Thursday, July 2, 2015

MARITIME FINANCIAL TSUNAMI

Here is an opinion piece by Gary Ferrulli and Tom Craig on the pending tsunami heading to the maritime industry.  This part, which appears in the July, 2015, issue of American Shipper, is about container lines.



The Upcoming Tsunami – Part 1: Container Lines
A dramatic disruption is on the horizon for container lines and, in turn, for ports and shippers.  This article discusses the ocean carriers.  The reasons for much of what is happening rest with the lines.  We will try to condense key, complex issues here.
Long-term carrier viability-- with low rates of return, losses over an extended period of time, and escalating costs—summarizes the reality.  Global container volumes, not rates, have driven revenues.  Now these volumes have fallen.  Reducing costs is essentially focused with ultra-large vessels and their lower operating and slot costs. But not all carriers have these ships—or have small activity with them.  This is against a background where supply (ships/containers) exceeds demand. At the same time, with the losses and demand/supply, carriers continue to invest in mega ships.  And this sets up the tsunami.
Some will point at Maersk, CMA CGM, and OOCL.  They made money in 2014; so what’s the problem?  One of these three made over $2 billion; the other two made into the hundreds of millions.  In terms of the industry, carriers made less than $4 billion—less than a 2.5% rate of return.  Those returns are not sustainable for many carriers.  Imagine what shipping may be like if there are 10 container lines with 90+% of capacity—and 90+% of the volumes.
Let us step back and examine the most profitable carrier--Maersk Line.  How are they making the kind of monies they do when others cannot?  They have a 14% rate of return in Q1, 2015.  The next container line is CMA CGM at 5%.  Then the numbers fall lower to nominal numbers and even losses.  Since not all carriers are public, getting good financial data is difficult.
·         For starters, they have a 10-year head start on cost-cutting.  Cost-cutting is mandatory given continuing falling rates and soft demand.  They did this with people and, especially with the mega vessels in the Asia-Europe trade.  This is important.  They understand how to operate these ships.  This has additional significance against the background of greater supply than volumes and the global slowdown.
·         They also do something that almost no one else does—revenue management.  That has meant, in some instances, walking away from business that did not meet a certain revenue level for the activity.  The revenue management is combined with developing round-trips that generate better margins.  An interesting point here is how—after refusing volumes at rates they felt were unattractive—other lines jumped to get it.
Maersk seems to be unique with what they are doing. Some carriers have tried on the cost side, but without the depth and results.  Many lines pursue almost any and all freight—not walk away from it—even if they lose money with it.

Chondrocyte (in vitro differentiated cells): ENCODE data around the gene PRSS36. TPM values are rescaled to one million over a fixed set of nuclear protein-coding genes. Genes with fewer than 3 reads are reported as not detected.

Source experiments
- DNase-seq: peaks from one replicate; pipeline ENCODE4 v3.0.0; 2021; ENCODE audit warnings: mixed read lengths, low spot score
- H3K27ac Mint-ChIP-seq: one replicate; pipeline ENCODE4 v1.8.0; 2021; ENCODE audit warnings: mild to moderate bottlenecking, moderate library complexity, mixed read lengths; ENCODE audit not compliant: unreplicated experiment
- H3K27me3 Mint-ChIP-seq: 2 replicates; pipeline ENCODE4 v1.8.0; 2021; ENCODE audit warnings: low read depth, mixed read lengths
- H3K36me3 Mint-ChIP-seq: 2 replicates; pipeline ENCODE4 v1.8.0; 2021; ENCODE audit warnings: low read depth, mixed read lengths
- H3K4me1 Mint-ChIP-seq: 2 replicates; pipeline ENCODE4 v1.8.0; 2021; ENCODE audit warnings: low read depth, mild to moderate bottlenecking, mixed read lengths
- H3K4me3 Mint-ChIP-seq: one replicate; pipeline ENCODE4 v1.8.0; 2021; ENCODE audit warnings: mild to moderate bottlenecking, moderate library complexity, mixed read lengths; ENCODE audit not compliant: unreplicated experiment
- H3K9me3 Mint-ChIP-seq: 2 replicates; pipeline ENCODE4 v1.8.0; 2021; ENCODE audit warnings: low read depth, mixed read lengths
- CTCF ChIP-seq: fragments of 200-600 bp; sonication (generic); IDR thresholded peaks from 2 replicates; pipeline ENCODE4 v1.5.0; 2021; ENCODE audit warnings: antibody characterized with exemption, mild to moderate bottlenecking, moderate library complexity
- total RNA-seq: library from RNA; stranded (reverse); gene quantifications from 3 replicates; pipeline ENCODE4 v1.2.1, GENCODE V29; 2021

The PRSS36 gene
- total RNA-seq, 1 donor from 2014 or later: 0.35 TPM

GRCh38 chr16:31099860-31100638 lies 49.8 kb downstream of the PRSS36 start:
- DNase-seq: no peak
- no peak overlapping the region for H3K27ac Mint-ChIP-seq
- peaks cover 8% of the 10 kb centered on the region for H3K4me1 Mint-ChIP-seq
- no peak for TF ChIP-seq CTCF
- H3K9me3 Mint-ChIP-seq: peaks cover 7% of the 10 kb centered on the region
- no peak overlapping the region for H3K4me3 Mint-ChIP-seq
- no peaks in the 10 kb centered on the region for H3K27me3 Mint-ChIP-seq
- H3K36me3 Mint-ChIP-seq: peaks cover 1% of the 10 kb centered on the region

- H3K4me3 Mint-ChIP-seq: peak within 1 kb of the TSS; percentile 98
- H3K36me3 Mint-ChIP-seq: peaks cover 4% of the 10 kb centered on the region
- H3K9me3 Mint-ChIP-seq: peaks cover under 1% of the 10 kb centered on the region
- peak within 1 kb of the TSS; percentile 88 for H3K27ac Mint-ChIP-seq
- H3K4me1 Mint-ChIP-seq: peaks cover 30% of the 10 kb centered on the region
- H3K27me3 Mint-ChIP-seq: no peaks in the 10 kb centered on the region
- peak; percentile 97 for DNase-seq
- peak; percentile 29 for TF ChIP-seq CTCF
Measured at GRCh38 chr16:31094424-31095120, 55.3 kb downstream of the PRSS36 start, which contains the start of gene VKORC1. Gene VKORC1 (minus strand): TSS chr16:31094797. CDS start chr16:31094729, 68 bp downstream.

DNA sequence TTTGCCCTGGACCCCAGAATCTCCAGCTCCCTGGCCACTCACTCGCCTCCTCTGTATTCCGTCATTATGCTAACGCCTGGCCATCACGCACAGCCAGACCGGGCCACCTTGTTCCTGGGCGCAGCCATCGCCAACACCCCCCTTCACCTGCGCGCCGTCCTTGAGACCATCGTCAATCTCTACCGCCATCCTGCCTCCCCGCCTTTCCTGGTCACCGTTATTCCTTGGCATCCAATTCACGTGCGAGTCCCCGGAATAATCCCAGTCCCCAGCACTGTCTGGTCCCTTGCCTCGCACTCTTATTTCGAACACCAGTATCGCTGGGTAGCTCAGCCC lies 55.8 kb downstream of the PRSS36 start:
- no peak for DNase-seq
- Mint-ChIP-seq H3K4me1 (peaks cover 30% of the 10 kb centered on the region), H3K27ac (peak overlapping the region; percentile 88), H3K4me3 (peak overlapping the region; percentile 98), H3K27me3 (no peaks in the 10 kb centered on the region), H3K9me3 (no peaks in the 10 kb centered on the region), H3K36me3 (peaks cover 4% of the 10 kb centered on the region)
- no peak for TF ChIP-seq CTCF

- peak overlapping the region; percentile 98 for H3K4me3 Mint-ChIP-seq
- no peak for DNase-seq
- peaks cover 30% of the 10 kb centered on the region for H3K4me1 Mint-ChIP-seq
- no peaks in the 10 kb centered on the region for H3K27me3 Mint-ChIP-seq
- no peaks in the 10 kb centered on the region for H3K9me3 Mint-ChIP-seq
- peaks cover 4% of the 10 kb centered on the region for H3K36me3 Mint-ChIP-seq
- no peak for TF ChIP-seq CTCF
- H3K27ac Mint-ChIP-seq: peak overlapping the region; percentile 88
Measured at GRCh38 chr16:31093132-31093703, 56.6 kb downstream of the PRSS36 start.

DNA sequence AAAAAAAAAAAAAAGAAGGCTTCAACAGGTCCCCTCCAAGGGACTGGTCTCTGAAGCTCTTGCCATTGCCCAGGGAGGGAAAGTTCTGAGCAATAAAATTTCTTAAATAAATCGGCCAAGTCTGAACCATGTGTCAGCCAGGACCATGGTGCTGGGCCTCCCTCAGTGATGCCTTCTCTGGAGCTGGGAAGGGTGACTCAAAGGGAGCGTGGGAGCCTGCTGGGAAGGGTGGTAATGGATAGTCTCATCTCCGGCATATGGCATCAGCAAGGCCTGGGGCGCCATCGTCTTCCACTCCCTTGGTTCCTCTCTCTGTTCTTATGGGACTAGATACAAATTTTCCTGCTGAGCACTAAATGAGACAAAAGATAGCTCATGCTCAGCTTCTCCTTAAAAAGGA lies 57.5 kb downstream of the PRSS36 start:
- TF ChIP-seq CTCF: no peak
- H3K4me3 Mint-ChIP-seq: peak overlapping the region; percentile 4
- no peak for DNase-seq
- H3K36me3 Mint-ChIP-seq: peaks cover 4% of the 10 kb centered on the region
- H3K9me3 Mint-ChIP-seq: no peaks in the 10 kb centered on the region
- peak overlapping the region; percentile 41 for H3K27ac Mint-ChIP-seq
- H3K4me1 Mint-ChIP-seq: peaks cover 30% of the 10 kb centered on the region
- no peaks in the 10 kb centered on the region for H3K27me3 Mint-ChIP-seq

Some of this—any freight is good freight—comes from carriers having invested in ultra-large ships to achieve lower operating costs. This is not a new action.  For decades, the lines have been buying larger and larger ships—all with the premise of lower operating costs.
Now with all the ship capacity and carriers wanting targeted vessel utilization, they seek more loaded containers on each vessel.  Doing this also complements the market share ongoing game that carriers do; cutting rates is the primary method for increasing market share.
Increasing volumes per vessel improves utilization and capacity management. The difficulty in doing these increases with soft demand.  Lines engage in a classic break-even game with high capital cost assets. The goal is to get more containers on each ship.  This can achieve vessel breakeven—and more.  The way to get that volume is to reduce rates to attract more containers.  The only problem is the price reduction moves the breakeven point out further, continuing the cycle and struggle. 
Filling ships for the sake of a theoretical capacity utilization that creates magical financial results is a short-term approach that has been repeatedly used. Carriers doing this and the market share effort are using decades-old practices and seem intent on proving Einstein’s definition of insanity.
Container lines have also aligned into various operating alliances.  These are supposed to improve operating costs.  But alliances have added to service issues with customers.  Blank sailings and poor on-time performance have caused complaints about schedule integrity and performance reliability.  The alliances tie into the service problem. Carriers with “good” performance are in alliances with carriers who do not have good on-time execution.  This situation creates problems with customers who have contracts with and/or utilize certain carriers are forced to use carriers that they do not want to use.  Such customers need dependable service to manage supply chains.  All this raises questions as to what customers are buying—and compounding problems with trying to increase rates.
The ultra-large ships bring the problem of what to do with the ships they are replacing.  Positioning these vessels in other trades that used smaller ships and then moving ships in those trade to other smaller trades—and so it goes.  The net of the cascading has been adding more capacity than is being removed or scrapped.
Inferring from information for public firms, our conjecture is three-fold.  One, which carriers will go out of business?  Two, assuming carriers with no or nominal ultra-large fleets as likely to go under, would these firms file bankruptcy? What is the incentive to acquire their assets?  Three, will such bankruptcies remove enough capacity to achieve any viable industry revenue benefit.  How fast will all this take place?  ?  Who will survive?  Stay tuned.